On Fri, Jan 21, 2005 at 08:47:37AM -0600, Steve Lord wrote:
> Sonny Rao wrote:
> I did describe how to do this once, but I no longer have that email, so
> I have to recreate.
> 1. Add to the kernel the ability to turn off new allocations to an
> allocation group. You do need some special under the cover
> allocations into the group to work though, in freeing up the
> space in the allocation group, btree splits for the free space
> may be required, these still need to work in the interim.
> 2. Find all the directories with inodes or blocks in the allocation
> group - this requires walking all the extents of all the directory
> inodes..... so not fast. Note that just because an inode is not in
> the last allocation group does not mean it has no disk blocks there.
> 3. Recreate these directories from user space with a temp name, link all
> their contents over to the new directory, switch the names of the
> two inodes atomically inside the kernel, remove the old links and
> directory. There needs to be logic to detect new files appearing in
> the old directory, these need to be renamed to the new parent.
> There are now only file blocks and inodes in the allocation group.
> 4. Repeat the above process with files who's inode or extents are in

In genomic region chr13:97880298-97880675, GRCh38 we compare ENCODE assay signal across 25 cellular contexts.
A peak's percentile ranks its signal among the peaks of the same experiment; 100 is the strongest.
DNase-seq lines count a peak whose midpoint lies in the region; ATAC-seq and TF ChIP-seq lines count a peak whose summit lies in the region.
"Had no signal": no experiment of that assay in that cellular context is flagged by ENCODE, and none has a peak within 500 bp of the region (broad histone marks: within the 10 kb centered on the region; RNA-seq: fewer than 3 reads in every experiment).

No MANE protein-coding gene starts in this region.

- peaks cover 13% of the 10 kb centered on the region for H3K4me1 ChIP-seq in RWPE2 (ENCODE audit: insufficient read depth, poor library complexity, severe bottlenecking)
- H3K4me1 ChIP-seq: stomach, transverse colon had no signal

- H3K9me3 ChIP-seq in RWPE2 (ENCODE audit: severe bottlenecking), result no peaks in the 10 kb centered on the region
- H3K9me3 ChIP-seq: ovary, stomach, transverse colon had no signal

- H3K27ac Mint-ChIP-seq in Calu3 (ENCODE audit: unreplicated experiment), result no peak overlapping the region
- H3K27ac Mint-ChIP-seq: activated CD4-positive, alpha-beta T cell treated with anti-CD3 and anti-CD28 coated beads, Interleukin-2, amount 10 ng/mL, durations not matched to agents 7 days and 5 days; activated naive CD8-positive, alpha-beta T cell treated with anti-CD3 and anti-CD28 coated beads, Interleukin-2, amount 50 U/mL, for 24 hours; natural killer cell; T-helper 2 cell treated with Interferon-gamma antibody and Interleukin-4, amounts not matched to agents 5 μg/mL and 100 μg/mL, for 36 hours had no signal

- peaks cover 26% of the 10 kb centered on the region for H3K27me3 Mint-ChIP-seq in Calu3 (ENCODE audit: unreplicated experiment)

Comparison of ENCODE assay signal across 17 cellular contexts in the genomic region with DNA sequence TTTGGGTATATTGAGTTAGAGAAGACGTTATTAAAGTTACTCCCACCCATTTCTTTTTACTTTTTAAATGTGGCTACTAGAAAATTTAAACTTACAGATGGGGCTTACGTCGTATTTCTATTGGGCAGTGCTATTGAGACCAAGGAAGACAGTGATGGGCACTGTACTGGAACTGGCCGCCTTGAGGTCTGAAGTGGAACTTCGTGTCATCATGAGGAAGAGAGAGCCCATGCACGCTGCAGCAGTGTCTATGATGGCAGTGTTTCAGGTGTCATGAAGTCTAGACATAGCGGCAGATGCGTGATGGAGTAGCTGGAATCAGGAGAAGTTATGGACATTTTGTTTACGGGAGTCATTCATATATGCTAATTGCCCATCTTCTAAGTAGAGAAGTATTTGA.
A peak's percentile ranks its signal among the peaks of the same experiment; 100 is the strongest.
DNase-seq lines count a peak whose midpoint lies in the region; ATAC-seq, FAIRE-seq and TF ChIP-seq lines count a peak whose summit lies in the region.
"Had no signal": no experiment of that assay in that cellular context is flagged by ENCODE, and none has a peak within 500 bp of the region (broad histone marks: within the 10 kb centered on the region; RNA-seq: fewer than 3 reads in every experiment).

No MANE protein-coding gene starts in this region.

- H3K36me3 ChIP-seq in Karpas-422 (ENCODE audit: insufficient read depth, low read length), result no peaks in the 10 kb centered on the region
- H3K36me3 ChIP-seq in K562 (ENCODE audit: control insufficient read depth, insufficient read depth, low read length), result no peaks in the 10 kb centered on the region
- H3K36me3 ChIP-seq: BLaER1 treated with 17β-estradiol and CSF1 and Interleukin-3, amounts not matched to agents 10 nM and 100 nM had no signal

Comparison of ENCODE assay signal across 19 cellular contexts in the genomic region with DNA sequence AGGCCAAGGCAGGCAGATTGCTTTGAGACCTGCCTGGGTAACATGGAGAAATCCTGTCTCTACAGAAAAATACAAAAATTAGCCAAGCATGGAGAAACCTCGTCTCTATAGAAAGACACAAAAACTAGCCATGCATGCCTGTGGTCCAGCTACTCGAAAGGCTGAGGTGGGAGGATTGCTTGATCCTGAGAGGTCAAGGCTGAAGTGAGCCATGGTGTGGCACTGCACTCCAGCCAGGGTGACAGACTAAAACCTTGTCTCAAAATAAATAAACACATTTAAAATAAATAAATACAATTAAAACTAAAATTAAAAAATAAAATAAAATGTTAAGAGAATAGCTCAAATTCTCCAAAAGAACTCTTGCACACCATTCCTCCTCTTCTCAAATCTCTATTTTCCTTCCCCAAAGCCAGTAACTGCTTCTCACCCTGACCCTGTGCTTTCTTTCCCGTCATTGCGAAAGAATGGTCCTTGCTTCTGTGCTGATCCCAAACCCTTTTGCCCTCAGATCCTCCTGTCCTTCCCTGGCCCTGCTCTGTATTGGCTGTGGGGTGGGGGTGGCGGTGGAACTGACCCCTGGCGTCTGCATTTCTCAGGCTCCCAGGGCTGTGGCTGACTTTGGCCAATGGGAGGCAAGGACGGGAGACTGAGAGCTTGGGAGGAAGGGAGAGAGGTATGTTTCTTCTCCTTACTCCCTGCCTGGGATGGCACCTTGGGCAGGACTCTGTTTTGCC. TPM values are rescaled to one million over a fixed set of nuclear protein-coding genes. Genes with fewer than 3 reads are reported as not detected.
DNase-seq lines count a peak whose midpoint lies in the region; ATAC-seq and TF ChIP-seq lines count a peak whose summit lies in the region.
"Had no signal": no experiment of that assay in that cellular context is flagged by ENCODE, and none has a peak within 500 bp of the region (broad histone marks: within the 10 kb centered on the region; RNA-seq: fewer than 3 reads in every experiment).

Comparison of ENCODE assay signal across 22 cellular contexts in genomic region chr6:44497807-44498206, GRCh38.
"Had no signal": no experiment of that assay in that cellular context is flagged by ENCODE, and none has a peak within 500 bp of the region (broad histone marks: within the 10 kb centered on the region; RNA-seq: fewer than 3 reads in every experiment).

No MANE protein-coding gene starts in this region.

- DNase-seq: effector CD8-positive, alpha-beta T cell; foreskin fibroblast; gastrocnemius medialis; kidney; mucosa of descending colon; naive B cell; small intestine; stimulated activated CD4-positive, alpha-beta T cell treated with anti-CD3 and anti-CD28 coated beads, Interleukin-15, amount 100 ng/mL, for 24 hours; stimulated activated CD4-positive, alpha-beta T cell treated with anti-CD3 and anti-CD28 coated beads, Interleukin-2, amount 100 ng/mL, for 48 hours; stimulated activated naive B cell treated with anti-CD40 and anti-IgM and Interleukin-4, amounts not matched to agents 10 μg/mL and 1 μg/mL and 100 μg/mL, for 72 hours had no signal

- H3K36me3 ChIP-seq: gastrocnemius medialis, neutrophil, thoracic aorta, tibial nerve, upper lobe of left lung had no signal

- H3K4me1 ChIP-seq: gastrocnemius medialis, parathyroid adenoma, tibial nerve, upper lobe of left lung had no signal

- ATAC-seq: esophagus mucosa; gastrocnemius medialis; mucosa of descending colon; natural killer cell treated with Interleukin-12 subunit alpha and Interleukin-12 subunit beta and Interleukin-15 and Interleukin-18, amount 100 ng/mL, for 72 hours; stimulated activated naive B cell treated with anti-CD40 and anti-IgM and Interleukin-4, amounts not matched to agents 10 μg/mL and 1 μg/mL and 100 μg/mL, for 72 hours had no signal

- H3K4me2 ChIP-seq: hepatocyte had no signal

> the allocation group. If just the inode is there (unlikely), then
> no need to move blocks. xfs_fsr contains most of the logic for this.
> 5. Fix up the superblock counters so that the allocation group count
> shrinks. Note this could be applied to several allocation
> groups at once.
> As Andi pointed out, this results in the inode numbers changing, so
> there is no way to do while the filesystem is exported, it also probably
> messes with backups - they would need redoing afterwards.
> There are several months of effort in this to get it all right and
> working robustly.
> Given the low price of storage nowadays, it is a lot cheaper to buy
> another disk than to pay someone to do this. At current rates for
> an experienced xfs developer, you are talking about 120 Gbytes/hour
> at current prices ;-)
I Guess I won't be paying for it anytime soon :)
> Now, what would be really neat is for a layer underneath the filesystem
> to dynamically detect failing storage (smart?), take some storage from
> a free pool of drives, and remap the filesystem blocks out to the new
> space while it is live.
Hmm, I would think one might be able to do something like this by
writing an EVMS/LVM2 plugin which communicated with smartd and could
begin a migration to another device when an error is detected. EVMS
already supports dynamic bad-block-relocation. In reality it's fairly
useles since modern drives do this for you anyway and won't report
bad writes until they have actually run out of extra space. But what
you're proposing makes much more sense.
Thanks for the explanation.